Kanata Asumi encountered the future in an unexpected way during the climactic mid-season battles of Ultraman Decker and unlocked an incredible new power because of his determined response to rise and meet those challenges. Rather than try to outdo itself in spectacle, the series back half instead brought us a couple episodes with smaller, more personal stakes. It was an appropriate change of pace, which more obviously cemented Kanata’s character development along with the new focus of GUTS-Select’s fights against the Sphere and other threats. 

First, we saw how Kanata had grown closer with his teammates, Ichika and Ryumon, and how deeply they trusted each other when facing even greater threats than before. Then, when their captain’s integrity and judgment was called into question by the internal investigators of the TPU itself, the rest of GUTS-Select rallied behind him. As a result, the Internal Affairs inspector Nigel came to understand how the team trusts Captain Murahoshi’s leadership, and how those bonds of trust could inspire the team to achieve feats that were thought to be impossible.

Although this week’s episode was billed as another “Special” recap episode, it fits in neatly with this pattern of emphasis. Like before, we’re treated to the TPU’s Technology Division – consisting of the tireless engineering work of the Alien Metron Marlulu and Masamichi Hotta – and their water-cooler gossip… or rather, their experienced and professional opinions about the previous events from the show.

Jokes aside, the friendly tone of their conversation was absolutely my favorite part of this episode. The bit with Marlulu teasing Hotta for being “just” a boring human after he was also investigated by Internal Affairs had me genuinely laughing out loud. It really does feel like honest workplace banter, right down to Hotta quickly checking outside the hallway before he “spills the tea”, as the kids say, about the Metron inspector Nigel. Rather than interrupting the events of the show, all the recap in this episode fit in perfectly with the friendly, casual, and personal tone we see throughout Ultraman Decker, with all the rest of the cast.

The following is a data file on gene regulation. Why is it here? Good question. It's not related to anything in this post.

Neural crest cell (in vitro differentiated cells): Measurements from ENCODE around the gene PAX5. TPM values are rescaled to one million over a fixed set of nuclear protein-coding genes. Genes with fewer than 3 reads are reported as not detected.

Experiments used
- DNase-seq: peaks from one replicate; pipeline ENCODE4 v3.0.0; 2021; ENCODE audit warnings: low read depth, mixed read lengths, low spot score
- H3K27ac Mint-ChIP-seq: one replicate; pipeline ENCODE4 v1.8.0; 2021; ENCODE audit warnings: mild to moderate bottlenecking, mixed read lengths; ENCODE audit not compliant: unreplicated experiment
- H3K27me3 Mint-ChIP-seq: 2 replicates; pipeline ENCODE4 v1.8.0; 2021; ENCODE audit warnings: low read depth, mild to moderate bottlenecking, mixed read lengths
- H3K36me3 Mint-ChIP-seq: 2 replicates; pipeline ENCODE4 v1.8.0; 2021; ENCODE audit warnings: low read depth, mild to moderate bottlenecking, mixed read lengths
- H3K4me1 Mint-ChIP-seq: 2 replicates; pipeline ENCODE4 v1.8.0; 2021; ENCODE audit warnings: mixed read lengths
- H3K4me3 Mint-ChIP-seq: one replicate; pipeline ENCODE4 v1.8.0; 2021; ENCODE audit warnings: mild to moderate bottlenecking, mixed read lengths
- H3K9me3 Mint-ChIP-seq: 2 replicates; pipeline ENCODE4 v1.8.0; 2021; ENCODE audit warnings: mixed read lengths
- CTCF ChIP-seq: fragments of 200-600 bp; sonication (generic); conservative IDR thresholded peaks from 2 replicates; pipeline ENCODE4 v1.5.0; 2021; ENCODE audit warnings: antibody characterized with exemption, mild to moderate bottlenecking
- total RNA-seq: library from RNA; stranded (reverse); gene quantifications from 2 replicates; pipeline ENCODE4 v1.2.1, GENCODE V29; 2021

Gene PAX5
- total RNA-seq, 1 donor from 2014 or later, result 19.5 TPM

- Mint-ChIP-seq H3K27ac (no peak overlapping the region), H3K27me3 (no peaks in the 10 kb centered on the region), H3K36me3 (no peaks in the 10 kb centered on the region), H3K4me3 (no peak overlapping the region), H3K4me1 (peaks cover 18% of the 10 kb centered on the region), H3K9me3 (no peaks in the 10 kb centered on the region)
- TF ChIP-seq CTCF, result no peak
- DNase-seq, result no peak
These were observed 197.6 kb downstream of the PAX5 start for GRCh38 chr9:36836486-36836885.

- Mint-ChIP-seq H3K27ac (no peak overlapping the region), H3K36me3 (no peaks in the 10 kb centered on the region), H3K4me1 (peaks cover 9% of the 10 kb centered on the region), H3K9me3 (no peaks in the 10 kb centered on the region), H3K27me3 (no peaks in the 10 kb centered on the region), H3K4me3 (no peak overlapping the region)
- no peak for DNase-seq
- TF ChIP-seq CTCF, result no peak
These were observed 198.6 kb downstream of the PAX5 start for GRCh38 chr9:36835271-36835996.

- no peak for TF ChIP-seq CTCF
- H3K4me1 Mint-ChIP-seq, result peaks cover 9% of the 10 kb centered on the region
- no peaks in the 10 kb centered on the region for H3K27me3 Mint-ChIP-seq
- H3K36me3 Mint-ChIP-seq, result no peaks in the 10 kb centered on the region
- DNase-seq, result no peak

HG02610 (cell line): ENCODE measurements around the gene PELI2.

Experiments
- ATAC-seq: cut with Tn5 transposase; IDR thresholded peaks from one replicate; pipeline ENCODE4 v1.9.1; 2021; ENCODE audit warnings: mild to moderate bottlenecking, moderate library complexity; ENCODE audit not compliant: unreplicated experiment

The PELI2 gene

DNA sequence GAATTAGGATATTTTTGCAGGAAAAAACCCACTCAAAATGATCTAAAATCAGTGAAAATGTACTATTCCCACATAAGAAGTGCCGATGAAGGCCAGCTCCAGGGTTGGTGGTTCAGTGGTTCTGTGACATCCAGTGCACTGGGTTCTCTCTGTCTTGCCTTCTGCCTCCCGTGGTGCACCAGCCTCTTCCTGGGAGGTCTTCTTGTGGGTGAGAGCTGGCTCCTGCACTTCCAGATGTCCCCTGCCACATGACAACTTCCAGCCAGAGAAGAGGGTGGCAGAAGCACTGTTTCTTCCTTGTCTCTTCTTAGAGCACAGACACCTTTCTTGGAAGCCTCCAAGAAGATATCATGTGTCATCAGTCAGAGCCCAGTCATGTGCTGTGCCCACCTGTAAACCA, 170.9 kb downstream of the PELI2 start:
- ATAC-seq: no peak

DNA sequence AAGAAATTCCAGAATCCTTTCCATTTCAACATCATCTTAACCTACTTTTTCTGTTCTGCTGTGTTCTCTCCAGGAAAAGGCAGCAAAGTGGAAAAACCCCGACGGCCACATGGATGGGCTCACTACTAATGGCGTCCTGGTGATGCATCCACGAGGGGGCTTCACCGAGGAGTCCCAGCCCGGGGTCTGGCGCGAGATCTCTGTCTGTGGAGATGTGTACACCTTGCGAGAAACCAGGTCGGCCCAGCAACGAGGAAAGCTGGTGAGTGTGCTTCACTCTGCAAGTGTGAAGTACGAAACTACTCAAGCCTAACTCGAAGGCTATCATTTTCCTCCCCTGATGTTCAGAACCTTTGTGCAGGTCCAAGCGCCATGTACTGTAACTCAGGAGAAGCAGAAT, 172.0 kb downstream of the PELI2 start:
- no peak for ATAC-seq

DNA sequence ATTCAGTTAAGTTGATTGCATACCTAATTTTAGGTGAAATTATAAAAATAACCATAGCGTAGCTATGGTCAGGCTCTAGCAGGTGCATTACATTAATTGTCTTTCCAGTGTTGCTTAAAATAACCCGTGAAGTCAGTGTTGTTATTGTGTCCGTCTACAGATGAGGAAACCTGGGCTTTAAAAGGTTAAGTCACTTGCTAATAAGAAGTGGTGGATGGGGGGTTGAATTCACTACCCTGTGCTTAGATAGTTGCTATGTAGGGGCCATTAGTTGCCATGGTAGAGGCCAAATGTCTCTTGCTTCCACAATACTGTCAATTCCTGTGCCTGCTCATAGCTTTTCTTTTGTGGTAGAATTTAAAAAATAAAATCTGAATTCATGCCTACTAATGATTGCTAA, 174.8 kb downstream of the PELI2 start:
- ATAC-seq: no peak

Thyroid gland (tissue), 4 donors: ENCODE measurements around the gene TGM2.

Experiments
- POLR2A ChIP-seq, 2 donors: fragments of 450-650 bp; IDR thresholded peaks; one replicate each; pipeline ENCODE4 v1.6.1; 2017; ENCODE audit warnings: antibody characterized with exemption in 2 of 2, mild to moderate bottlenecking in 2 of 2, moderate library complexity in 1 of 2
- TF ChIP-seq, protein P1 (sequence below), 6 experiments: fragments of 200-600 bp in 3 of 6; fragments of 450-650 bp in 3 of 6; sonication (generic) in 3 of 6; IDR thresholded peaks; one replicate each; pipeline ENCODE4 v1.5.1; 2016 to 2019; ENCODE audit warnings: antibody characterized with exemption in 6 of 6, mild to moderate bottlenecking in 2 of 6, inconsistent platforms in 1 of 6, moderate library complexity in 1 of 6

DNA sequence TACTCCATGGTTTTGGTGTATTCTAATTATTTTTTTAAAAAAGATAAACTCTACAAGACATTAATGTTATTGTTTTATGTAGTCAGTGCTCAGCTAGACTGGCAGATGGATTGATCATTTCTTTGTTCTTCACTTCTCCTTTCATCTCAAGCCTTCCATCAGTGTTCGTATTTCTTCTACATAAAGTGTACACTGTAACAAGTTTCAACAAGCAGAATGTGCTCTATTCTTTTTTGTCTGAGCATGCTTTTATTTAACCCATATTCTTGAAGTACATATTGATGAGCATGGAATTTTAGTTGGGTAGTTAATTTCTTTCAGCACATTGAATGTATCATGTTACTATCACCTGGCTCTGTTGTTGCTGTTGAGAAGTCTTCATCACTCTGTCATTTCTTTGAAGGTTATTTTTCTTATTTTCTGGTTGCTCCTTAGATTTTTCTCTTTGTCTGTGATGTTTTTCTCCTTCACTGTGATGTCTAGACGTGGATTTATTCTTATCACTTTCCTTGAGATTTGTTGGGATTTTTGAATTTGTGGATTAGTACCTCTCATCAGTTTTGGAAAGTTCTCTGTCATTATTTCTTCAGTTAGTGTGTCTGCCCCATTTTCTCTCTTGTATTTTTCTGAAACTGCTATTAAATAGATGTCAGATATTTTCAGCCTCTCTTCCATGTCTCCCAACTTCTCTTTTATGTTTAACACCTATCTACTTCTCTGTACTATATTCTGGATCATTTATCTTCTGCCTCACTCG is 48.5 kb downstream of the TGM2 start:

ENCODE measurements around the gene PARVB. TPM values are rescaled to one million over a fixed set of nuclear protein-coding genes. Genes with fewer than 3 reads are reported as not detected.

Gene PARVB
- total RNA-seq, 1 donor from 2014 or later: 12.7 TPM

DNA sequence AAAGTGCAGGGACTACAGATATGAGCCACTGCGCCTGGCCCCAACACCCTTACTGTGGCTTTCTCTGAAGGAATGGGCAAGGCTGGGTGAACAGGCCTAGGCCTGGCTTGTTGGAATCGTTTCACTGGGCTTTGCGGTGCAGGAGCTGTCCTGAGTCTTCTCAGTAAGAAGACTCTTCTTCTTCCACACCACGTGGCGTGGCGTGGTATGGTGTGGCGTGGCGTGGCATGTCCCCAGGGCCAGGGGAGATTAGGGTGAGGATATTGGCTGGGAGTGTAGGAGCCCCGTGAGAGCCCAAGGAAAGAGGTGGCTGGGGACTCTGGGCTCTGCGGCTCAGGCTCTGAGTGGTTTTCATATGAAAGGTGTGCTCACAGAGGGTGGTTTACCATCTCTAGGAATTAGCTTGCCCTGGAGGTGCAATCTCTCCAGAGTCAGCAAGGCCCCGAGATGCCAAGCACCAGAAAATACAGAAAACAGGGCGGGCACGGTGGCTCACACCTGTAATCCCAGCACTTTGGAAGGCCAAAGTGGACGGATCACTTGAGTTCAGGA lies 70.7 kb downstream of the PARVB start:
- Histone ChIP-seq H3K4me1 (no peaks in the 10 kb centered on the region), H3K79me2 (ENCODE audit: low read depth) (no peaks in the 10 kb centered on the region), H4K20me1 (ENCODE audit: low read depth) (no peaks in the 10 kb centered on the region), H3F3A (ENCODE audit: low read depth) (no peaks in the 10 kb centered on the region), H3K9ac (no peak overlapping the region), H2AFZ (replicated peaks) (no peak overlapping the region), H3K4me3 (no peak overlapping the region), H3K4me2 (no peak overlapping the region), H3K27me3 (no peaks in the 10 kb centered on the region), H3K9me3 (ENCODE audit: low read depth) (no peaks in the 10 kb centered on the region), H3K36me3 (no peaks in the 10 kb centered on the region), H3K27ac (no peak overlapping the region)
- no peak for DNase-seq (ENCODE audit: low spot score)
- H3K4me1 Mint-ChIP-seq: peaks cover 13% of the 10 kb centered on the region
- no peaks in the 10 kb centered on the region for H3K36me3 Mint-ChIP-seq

Hotta and Marlulu are primarily concerned with the reputation of their teams after Agams’ betrayal, and Hotta starts the episode out agonizing over the TPU’s investigation. However, the episode itself is titled “The Threat of the Terraphaser”, so they also have a lot of questions about the Terraphaser itself, its origins, and how it relates to other mechanical monsters that have appeared in the universe of Decker and Trigger.

First, the two characters discuss the history of using giant robots on their defense teams. While Terraphaser may have been their first walking giant robot, the GUTS-Select team had made use of the Nursedessei ship even back during the events of Ultraman Trigger. Interestingly, they also bring up the re-configured King Joe Powered STORAGE Custom – try saying that three times fast now – from Ultraman Z, and the other mecha used by the STORAGE team in that show.